“I think it has something to do with capitalism,” Rowley said Saturday. She traveled coast-to-coast during the campaign, visiting eight different provinces and appearing with local Communist candidates to help boost their vote tallies. The party leader has been interviewed on national media and in outlets in nearly every region of Canada.

Speaking to the Toronto audience, she hit out at Prime Minister Justin Trudeau and his ruling Liberal Party, who called the vote in hopes of expanding their minority in parliament into a commanding majority. “Liberals needed a majority, but they misjudged. They thought we’d be exiting the pandemic and the economy would be expanding by now.”

Instead, the country stands on the precipice of the fourth wave of coronavirus, and Statistics Canada says the economy is actually contracting. By forcing an election now, Trudeau has exposed Canada to the possibility of a right-wing takeover.

Liberal Prime Minister Justin Trudeau, left, called an election thinking his party could leverage its management of the COVID-19 crisis for political gain. For weeks, polls showed a lead for the Conservative Party and its right-wing leader, Erin O’Toole, center, but tightened in Trudeau’s favor as the election neared. The social-democratic NDP is led by Jagmeet Singh, right, and will likely continue in its position as the third-place party. | The Canadian Press via AP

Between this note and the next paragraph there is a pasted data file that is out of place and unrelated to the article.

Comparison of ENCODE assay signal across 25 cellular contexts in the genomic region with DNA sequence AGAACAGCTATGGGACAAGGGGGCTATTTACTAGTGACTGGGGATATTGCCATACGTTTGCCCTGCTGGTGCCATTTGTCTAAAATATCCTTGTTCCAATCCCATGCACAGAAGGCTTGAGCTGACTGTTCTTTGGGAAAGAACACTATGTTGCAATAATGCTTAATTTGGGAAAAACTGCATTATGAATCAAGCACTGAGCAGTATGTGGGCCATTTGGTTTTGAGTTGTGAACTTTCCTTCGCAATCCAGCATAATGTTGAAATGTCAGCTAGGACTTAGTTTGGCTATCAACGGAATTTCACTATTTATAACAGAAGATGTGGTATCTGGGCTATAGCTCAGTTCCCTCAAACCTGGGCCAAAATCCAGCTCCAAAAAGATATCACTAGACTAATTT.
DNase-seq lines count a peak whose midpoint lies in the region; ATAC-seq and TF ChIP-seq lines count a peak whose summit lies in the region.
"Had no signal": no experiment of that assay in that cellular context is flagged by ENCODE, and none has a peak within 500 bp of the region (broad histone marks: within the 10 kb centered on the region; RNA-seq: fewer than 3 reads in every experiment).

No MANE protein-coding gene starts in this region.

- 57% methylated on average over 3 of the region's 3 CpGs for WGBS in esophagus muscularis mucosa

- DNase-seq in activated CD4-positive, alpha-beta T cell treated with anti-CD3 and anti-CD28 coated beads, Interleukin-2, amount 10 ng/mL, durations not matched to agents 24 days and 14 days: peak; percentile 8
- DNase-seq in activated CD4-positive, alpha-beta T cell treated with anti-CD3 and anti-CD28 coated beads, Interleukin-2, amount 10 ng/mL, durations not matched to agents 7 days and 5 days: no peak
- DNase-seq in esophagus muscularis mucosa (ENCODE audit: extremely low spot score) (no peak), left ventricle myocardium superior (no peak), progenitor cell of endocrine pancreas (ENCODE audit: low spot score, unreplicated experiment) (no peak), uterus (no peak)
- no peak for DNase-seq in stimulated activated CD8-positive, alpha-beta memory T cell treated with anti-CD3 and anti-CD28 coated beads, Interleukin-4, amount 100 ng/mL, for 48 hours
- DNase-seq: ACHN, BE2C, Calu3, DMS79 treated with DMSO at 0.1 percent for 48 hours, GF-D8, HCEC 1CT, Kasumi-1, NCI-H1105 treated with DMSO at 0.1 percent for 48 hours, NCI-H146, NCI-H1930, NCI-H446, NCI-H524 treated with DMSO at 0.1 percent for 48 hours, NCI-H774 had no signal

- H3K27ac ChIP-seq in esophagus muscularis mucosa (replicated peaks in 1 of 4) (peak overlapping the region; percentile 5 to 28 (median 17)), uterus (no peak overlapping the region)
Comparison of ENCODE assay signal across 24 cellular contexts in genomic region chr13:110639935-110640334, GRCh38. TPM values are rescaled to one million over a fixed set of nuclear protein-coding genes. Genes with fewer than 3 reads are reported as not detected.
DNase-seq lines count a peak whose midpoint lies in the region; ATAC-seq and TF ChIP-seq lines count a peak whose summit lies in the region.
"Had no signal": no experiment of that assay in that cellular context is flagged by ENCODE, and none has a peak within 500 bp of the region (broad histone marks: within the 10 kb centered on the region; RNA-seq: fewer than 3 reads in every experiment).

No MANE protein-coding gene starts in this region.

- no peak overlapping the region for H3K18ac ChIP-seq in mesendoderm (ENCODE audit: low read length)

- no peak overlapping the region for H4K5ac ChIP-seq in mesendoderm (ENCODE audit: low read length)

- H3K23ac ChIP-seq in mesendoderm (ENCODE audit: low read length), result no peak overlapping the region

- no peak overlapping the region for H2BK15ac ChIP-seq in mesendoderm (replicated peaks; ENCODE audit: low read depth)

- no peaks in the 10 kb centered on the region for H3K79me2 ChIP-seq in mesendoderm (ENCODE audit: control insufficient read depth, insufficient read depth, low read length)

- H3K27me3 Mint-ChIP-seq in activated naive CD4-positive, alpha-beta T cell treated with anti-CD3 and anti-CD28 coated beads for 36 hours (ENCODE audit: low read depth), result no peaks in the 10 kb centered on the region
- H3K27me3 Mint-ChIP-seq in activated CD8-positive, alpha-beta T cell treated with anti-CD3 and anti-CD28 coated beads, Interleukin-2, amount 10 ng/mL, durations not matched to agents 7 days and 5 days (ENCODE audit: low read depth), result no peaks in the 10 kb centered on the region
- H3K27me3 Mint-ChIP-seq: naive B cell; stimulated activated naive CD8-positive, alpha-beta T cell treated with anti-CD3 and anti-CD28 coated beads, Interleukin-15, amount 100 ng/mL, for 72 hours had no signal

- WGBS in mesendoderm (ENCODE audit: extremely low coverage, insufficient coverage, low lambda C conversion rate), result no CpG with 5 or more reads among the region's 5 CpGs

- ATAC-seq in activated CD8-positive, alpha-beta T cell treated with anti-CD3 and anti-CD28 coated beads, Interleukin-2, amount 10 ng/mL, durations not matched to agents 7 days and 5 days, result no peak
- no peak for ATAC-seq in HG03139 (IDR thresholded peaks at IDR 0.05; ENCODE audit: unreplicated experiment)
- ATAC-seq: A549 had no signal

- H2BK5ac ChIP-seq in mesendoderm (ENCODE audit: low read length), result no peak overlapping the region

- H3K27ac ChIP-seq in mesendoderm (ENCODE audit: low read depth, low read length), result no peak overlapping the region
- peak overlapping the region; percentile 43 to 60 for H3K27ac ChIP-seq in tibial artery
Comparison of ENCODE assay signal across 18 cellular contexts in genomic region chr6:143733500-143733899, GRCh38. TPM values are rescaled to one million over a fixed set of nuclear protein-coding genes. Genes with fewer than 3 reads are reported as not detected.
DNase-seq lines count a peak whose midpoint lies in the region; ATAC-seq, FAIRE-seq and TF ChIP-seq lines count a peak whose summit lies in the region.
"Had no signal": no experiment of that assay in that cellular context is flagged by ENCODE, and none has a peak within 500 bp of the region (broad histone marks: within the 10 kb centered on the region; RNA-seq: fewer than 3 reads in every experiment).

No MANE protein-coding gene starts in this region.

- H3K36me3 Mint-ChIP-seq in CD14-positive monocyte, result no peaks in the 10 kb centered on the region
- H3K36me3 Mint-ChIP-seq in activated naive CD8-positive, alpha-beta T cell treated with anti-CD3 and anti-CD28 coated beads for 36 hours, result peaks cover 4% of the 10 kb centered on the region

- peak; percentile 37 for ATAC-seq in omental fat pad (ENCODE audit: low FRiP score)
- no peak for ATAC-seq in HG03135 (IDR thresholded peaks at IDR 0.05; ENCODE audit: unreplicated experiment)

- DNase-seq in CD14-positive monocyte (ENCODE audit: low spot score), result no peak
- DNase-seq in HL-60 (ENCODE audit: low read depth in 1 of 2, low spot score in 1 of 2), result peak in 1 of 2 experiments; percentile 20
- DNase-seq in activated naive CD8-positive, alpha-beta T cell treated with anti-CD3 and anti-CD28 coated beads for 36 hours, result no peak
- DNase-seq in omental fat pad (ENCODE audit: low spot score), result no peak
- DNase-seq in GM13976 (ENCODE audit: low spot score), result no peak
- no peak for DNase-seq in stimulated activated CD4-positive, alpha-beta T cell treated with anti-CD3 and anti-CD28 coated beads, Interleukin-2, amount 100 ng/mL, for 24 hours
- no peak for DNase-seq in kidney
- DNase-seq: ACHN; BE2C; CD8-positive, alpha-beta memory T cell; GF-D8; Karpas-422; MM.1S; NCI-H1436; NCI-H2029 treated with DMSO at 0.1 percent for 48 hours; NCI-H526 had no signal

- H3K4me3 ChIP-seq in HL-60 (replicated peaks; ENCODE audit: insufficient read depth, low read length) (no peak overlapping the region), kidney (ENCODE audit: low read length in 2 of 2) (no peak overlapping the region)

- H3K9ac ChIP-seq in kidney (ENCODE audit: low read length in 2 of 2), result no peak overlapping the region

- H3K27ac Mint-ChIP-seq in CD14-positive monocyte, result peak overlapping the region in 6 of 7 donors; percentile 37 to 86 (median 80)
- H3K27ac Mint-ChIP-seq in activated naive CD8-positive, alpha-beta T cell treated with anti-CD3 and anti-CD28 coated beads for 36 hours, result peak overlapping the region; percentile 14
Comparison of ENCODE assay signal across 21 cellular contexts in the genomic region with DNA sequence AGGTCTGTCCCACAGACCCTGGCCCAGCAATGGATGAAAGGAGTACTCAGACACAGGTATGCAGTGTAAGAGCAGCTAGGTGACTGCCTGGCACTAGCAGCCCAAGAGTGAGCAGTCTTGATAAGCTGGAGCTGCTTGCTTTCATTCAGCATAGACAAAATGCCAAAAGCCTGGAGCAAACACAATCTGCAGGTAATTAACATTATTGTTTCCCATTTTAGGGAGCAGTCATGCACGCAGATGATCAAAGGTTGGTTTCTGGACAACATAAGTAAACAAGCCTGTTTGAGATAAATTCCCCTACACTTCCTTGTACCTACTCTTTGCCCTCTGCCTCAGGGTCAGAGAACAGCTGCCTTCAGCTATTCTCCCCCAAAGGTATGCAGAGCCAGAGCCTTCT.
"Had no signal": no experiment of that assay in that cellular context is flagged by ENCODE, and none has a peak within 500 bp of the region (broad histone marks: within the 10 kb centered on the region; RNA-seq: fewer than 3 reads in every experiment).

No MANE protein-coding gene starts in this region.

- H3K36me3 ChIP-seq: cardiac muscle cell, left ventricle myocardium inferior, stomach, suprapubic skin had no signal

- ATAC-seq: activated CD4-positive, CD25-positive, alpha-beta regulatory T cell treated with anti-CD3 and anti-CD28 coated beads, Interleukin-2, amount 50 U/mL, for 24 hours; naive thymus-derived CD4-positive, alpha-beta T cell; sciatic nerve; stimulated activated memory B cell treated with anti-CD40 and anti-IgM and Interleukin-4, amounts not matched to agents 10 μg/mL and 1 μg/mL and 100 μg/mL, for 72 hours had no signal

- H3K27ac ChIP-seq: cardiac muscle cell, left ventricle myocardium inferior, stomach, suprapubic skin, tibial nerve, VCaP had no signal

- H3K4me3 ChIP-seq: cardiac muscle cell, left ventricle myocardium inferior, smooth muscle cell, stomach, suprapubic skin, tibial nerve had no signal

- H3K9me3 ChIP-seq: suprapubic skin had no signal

Polls in the lead-up to Monday showed a neck-and-neck race between his Liberals and the Conservative Party led by Erin O’Toole. The social democratic NDP trails in third, with the slight possibility it could play the role of kingmaker. Further down the line are the Greens and the extreme right Conservative splinter party, the People’s Party of Canada (PPC). In Quebec, the Bloc Quebecois party appears poised to take about 30% of votes.